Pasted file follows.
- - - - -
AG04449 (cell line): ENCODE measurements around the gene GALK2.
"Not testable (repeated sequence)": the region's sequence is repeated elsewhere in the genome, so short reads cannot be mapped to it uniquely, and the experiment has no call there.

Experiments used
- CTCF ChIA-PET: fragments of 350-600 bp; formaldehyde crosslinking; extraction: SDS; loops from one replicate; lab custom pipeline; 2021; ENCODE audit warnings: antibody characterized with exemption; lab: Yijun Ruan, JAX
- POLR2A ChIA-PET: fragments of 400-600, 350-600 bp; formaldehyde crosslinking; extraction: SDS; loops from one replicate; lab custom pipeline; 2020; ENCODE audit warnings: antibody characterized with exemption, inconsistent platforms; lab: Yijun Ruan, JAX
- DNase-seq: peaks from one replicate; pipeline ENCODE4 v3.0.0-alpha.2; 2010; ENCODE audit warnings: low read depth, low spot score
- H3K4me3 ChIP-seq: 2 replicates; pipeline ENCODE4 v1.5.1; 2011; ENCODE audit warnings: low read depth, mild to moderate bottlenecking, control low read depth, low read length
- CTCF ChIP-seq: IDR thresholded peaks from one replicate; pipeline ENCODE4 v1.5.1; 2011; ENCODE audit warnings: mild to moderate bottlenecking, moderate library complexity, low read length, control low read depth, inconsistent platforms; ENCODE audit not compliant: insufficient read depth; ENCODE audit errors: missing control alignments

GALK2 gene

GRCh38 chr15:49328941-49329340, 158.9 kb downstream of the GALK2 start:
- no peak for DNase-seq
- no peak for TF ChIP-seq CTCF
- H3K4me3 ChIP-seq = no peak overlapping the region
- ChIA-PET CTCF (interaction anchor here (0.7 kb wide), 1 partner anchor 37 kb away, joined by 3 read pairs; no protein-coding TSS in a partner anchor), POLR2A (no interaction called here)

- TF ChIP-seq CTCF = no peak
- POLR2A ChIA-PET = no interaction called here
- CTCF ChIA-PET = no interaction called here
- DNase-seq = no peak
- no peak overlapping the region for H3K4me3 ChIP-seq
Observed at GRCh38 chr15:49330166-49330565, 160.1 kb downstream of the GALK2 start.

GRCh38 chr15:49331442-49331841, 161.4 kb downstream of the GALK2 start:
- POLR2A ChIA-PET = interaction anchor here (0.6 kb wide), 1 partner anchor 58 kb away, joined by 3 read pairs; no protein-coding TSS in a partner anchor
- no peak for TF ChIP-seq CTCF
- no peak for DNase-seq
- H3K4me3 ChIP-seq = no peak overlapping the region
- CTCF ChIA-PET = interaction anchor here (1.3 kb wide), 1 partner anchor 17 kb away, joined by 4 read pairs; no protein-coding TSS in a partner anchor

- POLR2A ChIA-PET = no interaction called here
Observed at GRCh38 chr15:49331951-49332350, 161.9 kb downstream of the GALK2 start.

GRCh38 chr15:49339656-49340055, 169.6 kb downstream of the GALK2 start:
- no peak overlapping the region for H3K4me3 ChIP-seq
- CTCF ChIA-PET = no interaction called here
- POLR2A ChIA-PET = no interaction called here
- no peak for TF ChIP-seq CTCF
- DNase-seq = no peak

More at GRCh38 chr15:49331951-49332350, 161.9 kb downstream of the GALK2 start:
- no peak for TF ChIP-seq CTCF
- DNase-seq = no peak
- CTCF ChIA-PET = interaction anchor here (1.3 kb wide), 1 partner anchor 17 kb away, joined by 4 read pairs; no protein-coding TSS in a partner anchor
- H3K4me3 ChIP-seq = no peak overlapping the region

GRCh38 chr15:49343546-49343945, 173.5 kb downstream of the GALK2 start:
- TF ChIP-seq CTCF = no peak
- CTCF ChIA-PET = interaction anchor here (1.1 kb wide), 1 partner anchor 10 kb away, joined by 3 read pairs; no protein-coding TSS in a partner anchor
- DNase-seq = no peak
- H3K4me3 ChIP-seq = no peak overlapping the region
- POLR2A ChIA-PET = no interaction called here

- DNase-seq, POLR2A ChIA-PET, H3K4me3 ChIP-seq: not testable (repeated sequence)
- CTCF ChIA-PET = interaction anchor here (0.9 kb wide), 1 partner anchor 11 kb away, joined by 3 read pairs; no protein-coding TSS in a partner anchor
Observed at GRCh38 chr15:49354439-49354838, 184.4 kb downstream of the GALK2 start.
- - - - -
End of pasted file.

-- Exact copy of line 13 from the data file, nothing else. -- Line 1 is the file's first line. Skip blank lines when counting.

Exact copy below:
- H3K4me3 ChIP-seq = no peak overlapping the region